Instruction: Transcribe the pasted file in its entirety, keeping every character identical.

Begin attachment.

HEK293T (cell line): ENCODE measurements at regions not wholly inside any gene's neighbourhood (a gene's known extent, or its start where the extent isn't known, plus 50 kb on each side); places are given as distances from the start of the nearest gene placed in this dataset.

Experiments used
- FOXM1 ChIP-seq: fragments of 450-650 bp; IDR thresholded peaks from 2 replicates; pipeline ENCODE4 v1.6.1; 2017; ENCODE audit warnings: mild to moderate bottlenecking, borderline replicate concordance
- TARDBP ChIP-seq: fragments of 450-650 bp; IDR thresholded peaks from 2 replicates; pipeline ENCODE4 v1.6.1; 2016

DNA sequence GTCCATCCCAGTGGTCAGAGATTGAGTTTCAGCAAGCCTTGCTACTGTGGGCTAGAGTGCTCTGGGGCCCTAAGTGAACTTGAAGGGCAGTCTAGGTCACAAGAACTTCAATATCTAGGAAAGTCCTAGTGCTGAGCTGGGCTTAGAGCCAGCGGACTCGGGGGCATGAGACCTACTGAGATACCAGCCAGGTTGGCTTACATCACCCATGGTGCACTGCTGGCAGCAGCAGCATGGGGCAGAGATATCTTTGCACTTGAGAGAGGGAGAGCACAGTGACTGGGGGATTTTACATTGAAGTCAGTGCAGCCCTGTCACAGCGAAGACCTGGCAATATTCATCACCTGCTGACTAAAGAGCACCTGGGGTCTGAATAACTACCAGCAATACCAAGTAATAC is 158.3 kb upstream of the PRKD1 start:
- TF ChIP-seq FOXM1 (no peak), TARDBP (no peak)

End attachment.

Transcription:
HEK293T (cell line): ENCODE measurements at regions not wholly inside any gene's neighbourhood (a gene's known extent, or its start where the extent isn't known, plus 50 kb on each side); places are given as distances from the start of the nearest gene placed in this dataset.

Experiments used
- FOXM1 ChIP-seq: fragments of 450-650 bp; IDR thresholded peaks from 2 replicates; pipeline ENCODE4 v1.6.1; 2017; ENCODE audit warnings: mild to moderate bottlenecking, borderline replicate concordance
- TARDBP ChIP-seq: fragments of 450-650 bp; IDR thresholded peaks from 2 replicates; pipeline ENCODE4 v1.6.1; 2016

DNA sequence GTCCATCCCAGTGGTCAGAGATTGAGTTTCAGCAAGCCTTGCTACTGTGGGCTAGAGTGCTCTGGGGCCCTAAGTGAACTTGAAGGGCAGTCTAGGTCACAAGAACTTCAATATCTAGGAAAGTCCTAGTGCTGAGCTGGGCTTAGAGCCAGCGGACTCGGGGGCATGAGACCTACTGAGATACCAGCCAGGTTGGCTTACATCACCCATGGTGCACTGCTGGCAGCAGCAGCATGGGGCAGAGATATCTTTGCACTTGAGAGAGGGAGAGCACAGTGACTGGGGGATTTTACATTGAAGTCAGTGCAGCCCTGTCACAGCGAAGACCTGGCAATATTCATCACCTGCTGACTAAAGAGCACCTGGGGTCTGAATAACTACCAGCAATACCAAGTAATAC is 158.3 kb upstream of the PRKD1 start:
- TF ChIP-seq FOXM1 (no peak), TARDBP (no peak)